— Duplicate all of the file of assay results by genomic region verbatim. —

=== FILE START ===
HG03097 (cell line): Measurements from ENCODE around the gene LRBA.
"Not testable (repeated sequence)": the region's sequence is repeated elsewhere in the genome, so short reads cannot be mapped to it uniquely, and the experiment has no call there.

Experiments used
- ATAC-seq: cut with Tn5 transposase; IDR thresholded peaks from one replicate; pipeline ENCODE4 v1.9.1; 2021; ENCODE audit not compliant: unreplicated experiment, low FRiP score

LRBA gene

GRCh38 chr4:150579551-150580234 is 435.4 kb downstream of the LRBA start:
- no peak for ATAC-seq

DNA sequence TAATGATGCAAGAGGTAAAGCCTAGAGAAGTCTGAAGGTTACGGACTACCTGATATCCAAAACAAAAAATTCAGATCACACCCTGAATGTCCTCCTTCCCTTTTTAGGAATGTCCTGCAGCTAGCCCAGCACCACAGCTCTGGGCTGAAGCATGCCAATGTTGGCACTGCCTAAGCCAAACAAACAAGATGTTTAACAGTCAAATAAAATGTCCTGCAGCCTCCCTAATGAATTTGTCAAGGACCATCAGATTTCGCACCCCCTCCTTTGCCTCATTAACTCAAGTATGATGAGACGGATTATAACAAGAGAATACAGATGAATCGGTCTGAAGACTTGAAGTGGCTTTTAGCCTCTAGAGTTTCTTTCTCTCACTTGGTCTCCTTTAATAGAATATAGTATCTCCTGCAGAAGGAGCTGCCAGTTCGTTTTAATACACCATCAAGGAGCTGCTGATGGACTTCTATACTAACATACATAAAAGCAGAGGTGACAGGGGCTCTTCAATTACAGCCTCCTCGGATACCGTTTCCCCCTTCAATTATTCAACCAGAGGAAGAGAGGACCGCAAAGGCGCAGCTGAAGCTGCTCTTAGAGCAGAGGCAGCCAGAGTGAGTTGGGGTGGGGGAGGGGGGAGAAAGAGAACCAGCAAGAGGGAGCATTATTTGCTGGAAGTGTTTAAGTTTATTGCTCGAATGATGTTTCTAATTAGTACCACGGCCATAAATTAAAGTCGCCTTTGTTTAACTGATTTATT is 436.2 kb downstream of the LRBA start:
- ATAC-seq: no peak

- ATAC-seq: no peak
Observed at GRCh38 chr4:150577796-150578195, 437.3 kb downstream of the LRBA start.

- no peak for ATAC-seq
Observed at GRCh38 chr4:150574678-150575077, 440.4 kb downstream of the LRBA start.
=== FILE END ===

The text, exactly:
HG03097 (cell line): Measurements from ENCODE around the gene LRBA.
"Not testable (repeated sequence)": the region's sequence is repeated elsewhere in the genome, so short reads cannot be mapped to it uniquely, and the experiment has no call there.

Experiments used
- ATAC-seq: cut with Tn5 transposase; IDR thresholded peaks from one replicate; pipeline ENCODE4 v1.9.1; 2021; ENCODE audit not compliant: unreplicated experiment, low FRiP score

LRBA gene

GRCh38 chr4:150579551-150580234 is 435.4 kb downstream of the LRBA start:
- no peak for ATAC-seq

DNA sequence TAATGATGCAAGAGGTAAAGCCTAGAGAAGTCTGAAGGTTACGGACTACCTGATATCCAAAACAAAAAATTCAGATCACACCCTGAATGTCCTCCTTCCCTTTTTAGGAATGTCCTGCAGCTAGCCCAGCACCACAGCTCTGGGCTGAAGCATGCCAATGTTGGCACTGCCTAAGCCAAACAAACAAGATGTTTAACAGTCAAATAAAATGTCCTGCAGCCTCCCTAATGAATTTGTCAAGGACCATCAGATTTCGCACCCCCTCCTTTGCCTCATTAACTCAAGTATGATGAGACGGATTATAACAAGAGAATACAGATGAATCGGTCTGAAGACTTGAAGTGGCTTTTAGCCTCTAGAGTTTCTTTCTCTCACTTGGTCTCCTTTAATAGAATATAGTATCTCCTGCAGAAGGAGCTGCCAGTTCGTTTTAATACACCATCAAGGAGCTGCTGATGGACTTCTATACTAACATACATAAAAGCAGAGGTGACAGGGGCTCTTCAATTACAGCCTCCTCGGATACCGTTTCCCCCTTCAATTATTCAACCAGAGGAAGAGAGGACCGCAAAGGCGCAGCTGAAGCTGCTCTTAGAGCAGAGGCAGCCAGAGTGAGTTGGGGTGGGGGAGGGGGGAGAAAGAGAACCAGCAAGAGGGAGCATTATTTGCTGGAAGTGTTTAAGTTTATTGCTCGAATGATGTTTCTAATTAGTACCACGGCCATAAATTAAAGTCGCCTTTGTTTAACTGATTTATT is 436.2 kb downstream of the LRBA start:
- ATAC-seq: no peak

- ATAC-seq: no peak
Observed at GRCh38 chr4:150577796-150578195, 437.3 kb downstream of the LRBA start.

- no peak for ATAC-seq
Observed at GRCh38 chr4:150574678-150575077, 440.4 kb downstream of the LRBA start.